Revisiting some recent topics: Solar energy, WARF, academic R&D, and business plans

Columnists often play recurring melodies. Just following up on a few of my own tunes …

On solar energy in Wisconsin: I wrote recently about solar energy’s growth in Wisconsin, where 2015 investments in solar projects were 70% higher than the previous year.

We’re not alone under the sun. The U.S. Department of Energy reported this week that wind turbines and solar panels accounted for more than two-thirds of all electric generation capacity added to the nation’s grid in 2015. The remaining third was largely power plants fueled by natural gas, which has become cheap and plentiful as a result of hydraulic fracturing.

It was the second straight year U.S. investment in renewable energy projects has outpaced that of fossil fuels. The energy agency predicts robust renewables growth in 2016, as well.

On WARF’s new director: A column in late March introduced Erik Iverson, the Moorhead, Minn., native who will become managing director of the prestigious Wisconsin Alumni Research Foundation in July.

Iverson will speak June 8 at the Wisconsin Entrepreneurs’ Conference in Madison. Best known by its acronym, WARF is the patent and licensing arm for the UW–Madison and much of the UW System through one of its subsidiaries. Returning about $100 million a year to the university, WARF is a major cog in Wisconsin’s research and development machine.

Look for Iverson to talk about his experiences at the Infectious Disease Research Institute and the Bill & Melinda Gates Foundation, where he played a major role in building its global health program and its venture capital arm.

On the economic impact of R&D in Wisconsin: Speaking of academic research, a February column described the growth in campus-based inventions and other idea disclosures on campuses outside Madison. Because R&D apples often fall close to the tree, such activity can produce economic benefits and company creation in communities near academic institutions.

It also builds supply chains. An April report by the Institute for Research on Innovation and Science, which is based at the University of Michigan, took a look at 2014 R&D spending by 14 universities — including the UW–Madison. It concluded those 14 universities collectively purchased $2.68 billion in goods and services in 1,600 U.S. counties.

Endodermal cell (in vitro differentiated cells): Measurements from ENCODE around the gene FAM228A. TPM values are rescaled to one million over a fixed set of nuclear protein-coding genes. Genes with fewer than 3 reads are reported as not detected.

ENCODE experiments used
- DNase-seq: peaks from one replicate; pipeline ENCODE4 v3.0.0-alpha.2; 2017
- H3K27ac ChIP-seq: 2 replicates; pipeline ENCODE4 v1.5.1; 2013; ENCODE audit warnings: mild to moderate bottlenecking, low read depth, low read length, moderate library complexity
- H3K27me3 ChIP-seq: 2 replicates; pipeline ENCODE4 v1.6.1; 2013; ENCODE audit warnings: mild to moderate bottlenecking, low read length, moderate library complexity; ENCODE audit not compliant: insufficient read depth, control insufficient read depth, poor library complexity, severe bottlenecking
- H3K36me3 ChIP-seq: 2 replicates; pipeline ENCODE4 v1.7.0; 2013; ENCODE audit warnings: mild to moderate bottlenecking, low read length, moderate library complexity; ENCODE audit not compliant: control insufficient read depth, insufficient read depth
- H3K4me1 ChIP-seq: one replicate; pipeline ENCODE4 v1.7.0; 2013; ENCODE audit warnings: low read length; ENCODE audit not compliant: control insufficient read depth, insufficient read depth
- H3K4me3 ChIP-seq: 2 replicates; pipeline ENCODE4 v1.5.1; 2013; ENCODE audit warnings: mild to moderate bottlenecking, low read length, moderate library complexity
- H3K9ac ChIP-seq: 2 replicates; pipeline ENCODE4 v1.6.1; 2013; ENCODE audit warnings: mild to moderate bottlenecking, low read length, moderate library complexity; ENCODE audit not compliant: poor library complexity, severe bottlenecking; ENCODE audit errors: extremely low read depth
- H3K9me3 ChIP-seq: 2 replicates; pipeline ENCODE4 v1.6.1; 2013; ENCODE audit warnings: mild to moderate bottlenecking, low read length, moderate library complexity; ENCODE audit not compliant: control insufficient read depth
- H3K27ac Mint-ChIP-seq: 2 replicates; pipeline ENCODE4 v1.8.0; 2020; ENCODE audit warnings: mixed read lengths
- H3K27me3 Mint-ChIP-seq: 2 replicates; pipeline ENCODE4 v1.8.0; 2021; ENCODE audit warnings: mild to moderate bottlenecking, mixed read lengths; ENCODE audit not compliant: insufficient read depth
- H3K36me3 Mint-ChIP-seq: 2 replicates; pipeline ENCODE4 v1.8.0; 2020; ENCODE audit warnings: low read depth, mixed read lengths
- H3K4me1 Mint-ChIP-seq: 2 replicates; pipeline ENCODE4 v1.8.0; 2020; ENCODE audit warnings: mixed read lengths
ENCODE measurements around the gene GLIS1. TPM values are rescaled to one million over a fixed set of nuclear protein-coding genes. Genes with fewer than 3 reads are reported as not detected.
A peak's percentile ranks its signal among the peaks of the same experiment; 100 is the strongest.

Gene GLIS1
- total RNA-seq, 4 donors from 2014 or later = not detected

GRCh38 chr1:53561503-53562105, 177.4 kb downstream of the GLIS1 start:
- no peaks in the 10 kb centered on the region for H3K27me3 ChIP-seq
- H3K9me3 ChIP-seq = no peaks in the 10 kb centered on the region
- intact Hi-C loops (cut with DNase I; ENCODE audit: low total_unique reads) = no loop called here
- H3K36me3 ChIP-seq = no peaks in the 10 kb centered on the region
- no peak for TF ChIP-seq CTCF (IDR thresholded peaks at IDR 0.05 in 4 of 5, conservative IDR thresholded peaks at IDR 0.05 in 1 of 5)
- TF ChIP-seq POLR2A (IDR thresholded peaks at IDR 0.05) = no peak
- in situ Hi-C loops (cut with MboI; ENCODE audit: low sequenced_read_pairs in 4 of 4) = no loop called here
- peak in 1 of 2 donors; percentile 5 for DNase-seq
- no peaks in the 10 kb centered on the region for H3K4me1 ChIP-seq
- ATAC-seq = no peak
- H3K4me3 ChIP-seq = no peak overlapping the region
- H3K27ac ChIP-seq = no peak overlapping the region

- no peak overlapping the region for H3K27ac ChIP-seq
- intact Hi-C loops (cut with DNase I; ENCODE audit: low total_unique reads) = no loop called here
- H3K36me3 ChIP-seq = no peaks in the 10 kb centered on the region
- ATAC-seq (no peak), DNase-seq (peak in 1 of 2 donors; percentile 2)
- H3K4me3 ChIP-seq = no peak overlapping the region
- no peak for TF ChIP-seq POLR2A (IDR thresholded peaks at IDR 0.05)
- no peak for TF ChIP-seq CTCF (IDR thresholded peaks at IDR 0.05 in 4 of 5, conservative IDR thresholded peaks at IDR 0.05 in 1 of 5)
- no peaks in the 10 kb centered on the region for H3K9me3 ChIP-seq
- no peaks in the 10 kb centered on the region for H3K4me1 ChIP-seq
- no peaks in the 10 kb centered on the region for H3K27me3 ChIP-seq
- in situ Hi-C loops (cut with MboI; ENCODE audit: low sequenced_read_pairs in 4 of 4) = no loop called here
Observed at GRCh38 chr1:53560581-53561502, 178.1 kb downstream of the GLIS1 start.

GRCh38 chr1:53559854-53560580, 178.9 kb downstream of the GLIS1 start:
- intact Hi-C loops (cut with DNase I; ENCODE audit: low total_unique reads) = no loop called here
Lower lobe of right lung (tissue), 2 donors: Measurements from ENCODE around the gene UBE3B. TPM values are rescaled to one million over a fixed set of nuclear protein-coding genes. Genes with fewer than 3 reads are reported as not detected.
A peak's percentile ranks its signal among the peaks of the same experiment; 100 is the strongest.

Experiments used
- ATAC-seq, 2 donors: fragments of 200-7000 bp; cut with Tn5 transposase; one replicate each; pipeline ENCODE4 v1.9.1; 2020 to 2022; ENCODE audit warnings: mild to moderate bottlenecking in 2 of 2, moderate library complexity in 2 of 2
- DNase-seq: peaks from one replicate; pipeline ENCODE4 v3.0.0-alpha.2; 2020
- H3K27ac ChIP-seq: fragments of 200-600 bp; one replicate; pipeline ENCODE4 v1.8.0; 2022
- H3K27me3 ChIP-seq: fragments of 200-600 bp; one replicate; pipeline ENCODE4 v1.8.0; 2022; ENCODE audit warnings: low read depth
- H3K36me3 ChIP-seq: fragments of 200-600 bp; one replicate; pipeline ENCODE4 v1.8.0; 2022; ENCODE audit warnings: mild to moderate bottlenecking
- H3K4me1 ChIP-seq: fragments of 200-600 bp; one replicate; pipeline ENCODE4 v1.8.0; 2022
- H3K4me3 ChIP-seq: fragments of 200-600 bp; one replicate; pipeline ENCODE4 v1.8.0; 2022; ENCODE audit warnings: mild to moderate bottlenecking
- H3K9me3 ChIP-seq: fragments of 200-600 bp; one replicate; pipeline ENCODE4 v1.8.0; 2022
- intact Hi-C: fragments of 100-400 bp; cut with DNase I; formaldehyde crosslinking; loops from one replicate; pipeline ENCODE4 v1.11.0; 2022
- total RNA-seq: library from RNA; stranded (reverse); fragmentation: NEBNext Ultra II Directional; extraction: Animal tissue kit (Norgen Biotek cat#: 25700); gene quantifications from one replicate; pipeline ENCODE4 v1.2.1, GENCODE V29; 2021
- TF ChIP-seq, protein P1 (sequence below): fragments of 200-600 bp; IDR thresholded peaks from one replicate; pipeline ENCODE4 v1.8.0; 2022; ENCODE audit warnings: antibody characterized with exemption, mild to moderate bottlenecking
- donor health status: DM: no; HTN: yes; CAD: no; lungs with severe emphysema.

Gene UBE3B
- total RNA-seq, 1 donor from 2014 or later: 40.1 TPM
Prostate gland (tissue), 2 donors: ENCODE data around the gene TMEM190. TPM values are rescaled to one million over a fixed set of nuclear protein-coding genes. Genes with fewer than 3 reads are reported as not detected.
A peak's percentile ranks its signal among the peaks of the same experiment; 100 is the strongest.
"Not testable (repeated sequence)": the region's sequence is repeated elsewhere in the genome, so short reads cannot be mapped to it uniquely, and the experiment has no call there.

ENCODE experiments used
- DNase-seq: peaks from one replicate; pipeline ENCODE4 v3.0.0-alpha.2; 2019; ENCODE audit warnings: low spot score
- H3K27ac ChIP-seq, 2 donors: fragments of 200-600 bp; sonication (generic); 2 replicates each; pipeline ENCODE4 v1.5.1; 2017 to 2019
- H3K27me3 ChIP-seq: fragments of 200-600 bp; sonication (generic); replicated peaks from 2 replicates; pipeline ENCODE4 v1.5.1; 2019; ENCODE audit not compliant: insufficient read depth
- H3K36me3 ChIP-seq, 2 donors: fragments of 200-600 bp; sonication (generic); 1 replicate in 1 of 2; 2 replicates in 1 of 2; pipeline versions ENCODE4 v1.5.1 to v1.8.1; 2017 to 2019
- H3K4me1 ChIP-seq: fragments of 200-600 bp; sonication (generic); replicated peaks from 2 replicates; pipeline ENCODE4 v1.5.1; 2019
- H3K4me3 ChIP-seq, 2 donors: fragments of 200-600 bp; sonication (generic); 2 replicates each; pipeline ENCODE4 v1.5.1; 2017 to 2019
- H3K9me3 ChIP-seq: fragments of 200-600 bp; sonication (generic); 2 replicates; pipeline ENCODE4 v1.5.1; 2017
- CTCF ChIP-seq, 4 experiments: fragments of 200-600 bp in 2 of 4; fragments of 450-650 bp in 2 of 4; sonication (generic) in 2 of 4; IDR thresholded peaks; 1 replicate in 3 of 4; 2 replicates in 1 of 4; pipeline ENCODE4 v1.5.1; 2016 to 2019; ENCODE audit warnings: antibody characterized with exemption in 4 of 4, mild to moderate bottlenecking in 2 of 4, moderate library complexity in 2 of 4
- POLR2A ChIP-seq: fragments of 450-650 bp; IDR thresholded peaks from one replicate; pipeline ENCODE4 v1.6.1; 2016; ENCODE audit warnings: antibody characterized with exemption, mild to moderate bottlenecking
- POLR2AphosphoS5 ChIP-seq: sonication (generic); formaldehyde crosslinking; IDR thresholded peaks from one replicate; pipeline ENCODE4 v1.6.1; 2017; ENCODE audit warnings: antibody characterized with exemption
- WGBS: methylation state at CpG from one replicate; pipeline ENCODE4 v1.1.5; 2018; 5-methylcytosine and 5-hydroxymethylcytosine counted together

A map produced for the report showed Wisconsin as a high-density state for R&D vendors, not only for the UW–Madison, but also for other universities that know they can find skilled suppliers and partners here.



“One of the things that makes Wisconsin attractive to researchers elsewhere is its infrastructure of research-oriented firms in the private sector,” said Jason Owen-Smith, executive director of the Institute for Research on Innovation & Science.

Owen-Smith was co-author of a related report in 2014 that also showed Wisconsin as a state with a knowledge-based supply chain. It looked at nine major R&D campuses, including the UW–Madison, and concluded they spent $1 billion on subcontractor and vendors in 2012.

“Of those expenditures, more than 16% went to vendors in the university’s home county, over 16% more in in the rest of the home state, and the balance to vendors across the United States,” concluded the report published in Science magazine.

As state policymakers consider next steps in public support for higher education in Wisconsin, they may want to bear in mind that R&D dollars attracted to Wisconsin — usually from federal or private sources — usually get recirculated broadly in Wisconsin.

On the Governor’s Business Plan Contest: I wrote in April about the 27 finalists in the Wisconsin Governor’s Business Plan Contest, a group that reflects the state’s startup diversity. The top 12 — “The Diligent Dozen” — will present June 7 on the opening day of the Entrepreneurs’ Conference in Madison and be scored by independent judges. The winners will be announced the following day.

Ten of the 27 ideas hail from Madison, which is Wisconsin’s tech startup hub, but 17 other finalists show tech-based business ideas are born in many communities across the state. The growth of Milwaukee’s water cluster is reflected in the finalist round; the rise of software solutions in traditional industries is represented in entries from Delavan, Elkhorn, Pittsville, Oshkosh, Pewaukee, and beyond.

It’s also a young group, with at least a half-dozen finalists attending college or recently graduated. That may be a sign that entrepreneurial programs on campuses statewide, including the technical colleges, are yielding results.

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